REVIEW: The Case of Charles Dexter Ward
The Case of Charles Dexter Ward
By H.P. Lovecraft and I.N.J. Culbard
128 pages, SelfMadeHero/Abrams, $19.95
I never could warm up to H.P. Lovecraft’s prose. It was turgid and overly descriptive, so on the one hand, he had a tremendous imagination but put me to sleep as he conjured up the unimaginable horrors. His visual imagination gave birth to the legend of Cthulu which remains all he is remembered for by the mass populace. Still, people turn to his works for inspiration or, in this case, adaptation. INJ Culbard has adapted Lovecraft (1890-1937) before with At the Mountains of Madness and has also done some noteworthy versions of Arthur Conan Doyle’s Sherlock Holmes. Domestically, he probably best known for his collaboration with Dan Abnett on Vertigo’s imaginative New Deadwardians.
Now he tackles The Case of Charles Dexter Ward, Lovecraft’s 51,000 word short novel written in 1927, streamlining the story and bringing the dialogue heavy tale to life. SelfMadeHero has released this in Europe and now it comes to the United States through their relationship with Abrams. Originally a short story expanded to novel length, Lovecraft was said to have disliked the longer version but it gave Culbard plenty to work with. In short, this is a two-person tale, Ward, has become fascinated with his relative, Joseph Curwen, known for his regular visits to local graveyards. Curwen seems ageless and Ward tries to replicate the experiments that prolonged the man’s life and of course, things turn out differently. Now incarcerated, he tells his tale to Doctor Marinus Willet. As a result, Culbard is given a chance to take the reader from the past to the present and back again, as the story unfolds and the horrors are revealed.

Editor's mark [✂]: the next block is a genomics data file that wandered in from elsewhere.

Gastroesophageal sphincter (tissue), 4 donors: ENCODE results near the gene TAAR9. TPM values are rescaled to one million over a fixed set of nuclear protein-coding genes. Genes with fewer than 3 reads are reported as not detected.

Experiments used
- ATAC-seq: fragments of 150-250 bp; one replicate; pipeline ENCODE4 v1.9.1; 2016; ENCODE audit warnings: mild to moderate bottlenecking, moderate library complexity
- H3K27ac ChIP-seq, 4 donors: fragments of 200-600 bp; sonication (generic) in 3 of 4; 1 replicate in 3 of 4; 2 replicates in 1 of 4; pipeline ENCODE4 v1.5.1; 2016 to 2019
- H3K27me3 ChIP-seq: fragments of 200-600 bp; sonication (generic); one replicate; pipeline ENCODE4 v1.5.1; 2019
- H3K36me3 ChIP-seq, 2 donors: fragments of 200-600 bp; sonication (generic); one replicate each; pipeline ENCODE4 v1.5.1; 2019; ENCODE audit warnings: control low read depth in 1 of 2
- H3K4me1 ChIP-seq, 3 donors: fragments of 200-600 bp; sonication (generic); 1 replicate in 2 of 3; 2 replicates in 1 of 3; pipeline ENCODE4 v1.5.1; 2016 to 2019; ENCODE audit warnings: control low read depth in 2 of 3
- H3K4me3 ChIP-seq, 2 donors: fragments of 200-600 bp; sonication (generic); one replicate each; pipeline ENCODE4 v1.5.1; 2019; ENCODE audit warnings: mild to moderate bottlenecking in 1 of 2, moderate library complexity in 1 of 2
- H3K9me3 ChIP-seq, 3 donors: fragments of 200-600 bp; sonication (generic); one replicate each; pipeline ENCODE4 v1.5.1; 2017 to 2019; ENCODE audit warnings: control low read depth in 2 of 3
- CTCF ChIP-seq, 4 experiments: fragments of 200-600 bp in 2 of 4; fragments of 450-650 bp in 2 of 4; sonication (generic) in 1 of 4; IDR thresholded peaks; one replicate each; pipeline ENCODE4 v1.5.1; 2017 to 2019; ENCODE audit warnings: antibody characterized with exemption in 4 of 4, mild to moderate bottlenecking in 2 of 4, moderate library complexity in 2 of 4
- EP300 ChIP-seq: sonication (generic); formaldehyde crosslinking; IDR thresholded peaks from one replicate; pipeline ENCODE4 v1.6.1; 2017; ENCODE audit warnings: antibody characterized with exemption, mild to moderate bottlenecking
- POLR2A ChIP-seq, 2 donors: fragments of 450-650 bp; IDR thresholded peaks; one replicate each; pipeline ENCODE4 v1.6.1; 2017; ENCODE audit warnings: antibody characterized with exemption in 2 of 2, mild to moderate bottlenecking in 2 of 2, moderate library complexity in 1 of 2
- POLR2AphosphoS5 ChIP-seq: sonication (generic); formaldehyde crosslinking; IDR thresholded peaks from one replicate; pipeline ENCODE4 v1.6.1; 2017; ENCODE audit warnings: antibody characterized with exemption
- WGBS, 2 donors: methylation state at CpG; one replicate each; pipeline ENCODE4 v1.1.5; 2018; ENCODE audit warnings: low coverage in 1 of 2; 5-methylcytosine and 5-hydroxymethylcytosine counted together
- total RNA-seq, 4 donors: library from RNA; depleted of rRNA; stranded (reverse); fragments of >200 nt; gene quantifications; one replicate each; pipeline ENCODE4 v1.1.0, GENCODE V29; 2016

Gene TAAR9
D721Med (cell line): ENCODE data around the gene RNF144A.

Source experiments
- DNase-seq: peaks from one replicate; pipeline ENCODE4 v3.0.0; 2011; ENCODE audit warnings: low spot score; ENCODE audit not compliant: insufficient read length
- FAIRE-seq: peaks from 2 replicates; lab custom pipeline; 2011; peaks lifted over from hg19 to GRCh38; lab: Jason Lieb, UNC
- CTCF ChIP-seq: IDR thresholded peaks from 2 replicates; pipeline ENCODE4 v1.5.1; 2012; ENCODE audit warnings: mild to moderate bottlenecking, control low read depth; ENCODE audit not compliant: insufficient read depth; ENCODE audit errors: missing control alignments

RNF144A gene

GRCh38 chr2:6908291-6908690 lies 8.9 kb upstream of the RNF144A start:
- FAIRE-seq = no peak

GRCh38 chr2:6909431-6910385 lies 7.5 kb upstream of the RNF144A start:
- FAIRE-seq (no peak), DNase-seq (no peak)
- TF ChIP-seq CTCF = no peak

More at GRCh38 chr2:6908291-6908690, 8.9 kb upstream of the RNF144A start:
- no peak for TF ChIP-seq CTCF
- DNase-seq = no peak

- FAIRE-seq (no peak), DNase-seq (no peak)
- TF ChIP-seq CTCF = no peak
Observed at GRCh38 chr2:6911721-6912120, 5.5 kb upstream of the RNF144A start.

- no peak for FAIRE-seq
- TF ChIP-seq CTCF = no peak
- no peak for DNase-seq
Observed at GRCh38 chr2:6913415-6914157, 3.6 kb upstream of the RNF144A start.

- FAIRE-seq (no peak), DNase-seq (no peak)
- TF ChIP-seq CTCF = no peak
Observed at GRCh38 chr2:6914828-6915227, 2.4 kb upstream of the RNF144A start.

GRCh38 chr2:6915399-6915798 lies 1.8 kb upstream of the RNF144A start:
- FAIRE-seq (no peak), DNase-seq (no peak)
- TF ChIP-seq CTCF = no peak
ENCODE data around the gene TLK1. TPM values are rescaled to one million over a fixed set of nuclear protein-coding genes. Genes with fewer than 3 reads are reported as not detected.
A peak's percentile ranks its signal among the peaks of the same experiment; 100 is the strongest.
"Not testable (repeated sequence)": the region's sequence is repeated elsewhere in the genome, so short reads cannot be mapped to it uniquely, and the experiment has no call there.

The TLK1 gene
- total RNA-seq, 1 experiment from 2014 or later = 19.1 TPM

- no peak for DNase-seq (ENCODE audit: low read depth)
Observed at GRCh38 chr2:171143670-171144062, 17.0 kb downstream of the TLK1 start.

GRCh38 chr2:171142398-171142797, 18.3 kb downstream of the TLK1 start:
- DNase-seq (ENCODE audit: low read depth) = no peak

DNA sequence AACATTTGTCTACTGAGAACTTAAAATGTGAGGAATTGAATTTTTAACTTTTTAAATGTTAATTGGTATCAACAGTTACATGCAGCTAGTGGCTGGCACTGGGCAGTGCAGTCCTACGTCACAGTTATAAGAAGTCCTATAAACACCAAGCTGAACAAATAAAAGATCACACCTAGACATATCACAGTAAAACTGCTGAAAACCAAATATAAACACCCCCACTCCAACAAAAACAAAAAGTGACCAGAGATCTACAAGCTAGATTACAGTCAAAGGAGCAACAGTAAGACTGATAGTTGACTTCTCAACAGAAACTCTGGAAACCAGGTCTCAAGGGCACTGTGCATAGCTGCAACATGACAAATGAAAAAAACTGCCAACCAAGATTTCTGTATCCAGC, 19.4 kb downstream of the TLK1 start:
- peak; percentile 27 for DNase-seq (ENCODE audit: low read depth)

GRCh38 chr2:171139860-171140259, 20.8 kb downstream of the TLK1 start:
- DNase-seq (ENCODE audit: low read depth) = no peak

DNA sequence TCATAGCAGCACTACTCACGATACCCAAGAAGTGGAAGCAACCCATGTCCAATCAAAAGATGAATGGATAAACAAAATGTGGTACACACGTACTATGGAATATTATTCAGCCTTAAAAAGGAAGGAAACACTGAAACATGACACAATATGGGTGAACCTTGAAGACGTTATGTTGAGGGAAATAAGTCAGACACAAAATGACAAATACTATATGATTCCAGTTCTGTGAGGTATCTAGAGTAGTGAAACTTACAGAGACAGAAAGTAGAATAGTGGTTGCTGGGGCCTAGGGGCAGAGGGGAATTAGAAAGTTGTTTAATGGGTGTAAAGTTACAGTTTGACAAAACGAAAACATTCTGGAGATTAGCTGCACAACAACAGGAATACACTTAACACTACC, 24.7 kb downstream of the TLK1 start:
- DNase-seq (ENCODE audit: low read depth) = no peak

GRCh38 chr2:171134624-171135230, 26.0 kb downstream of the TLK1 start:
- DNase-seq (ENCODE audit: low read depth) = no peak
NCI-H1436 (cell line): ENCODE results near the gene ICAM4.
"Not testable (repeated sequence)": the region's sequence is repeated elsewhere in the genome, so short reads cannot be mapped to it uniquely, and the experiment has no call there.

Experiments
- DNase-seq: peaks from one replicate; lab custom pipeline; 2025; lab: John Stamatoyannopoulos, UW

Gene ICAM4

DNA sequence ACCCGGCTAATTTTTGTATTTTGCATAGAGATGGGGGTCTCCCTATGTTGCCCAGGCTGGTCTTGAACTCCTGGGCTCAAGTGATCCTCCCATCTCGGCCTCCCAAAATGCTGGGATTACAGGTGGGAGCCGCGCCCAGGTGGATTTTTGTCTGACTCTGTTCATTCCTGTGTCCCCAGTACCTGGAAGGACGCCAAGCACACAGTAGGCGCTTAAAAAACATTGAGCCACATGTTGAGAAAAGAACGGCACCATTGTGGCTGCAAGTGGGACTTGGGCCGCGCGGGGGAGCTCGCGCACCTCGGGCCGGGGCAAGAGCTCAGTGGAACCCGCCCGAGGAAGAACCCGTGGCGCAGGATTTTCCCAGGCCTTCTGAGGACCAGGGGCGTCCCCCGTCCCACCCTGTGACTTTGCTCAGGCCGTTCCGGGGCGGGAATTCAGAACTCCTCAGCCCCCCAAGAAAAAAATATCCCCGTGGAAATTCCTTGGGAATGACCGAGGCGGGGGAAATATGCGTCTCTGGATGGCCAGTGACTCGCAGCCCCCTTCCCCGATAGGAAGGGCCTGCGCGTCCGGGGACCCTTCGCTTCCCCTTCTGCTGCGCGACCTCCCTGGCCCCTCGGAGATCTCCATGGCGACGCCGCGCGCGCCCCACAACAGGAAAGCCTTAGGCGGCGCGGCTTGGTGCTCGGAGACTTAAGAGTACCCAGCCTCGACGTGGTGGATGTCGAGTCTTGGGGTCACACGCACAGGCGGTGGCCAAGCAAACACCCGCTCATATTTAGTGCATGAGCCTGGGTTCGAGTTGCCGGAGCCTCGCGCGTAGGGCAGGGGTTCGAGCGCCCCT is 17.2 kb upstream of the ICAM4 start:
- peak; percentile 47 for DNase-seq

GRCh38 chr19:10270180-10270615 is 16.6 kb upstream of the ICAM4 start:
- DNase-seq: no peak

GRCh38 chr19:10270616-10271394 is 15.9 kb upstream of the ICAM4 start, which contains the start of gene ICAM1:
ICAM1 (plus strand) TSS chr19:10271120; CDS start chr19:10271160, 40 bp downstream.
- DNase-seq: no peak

The words may be Lovecraft’s but the storytelling and pacing are all the artist’s and he brings a nice variety to the visual narrative. Given how dialogue-laden this is, he mixes things up nicely and takes us on the journey. The heavy black borders on each page along with the somber coloring adds an atmosphere of dread to the proceedings.
This is a story of mistaken identity and Ward’s perception of reality is altered, and Culbard drops much of the descriptive narrative to focus on the images and it’s less effective than hoped for.
Where he falls down is in depicting the monster, brief as it is. Considering this is the debut of Yog-Sothoth to the Cthulu mythos, it should be far more momentous. It just isn’t frightening so after all this build up, you’re left thinking, “Is that it?” He told Comic Book Resources, “Often, his characters aren’t there for you to invest in them; they’re there to guide you through a nightmare because the horror is often so much bigger than the individual. But this is partly why I think Lovecraft’s work lends itself so well to a visual medium like comics, because the minute you draw a face, you’re entering into characterization. Really, to some degree, Lovecraft provides you with a blank slate. The trick is really determining what you show. Quite often, Lovecraft would only really give you a glimpse of the horror, because to see it in its entirety would be too much for the mind to comprehend.” While he’s correct, he didn’t pull this off as successfully as intended.
Still and all, the ambitious adaptation is more successful than not and for fans of Lovecraft’s output, this will be well-received.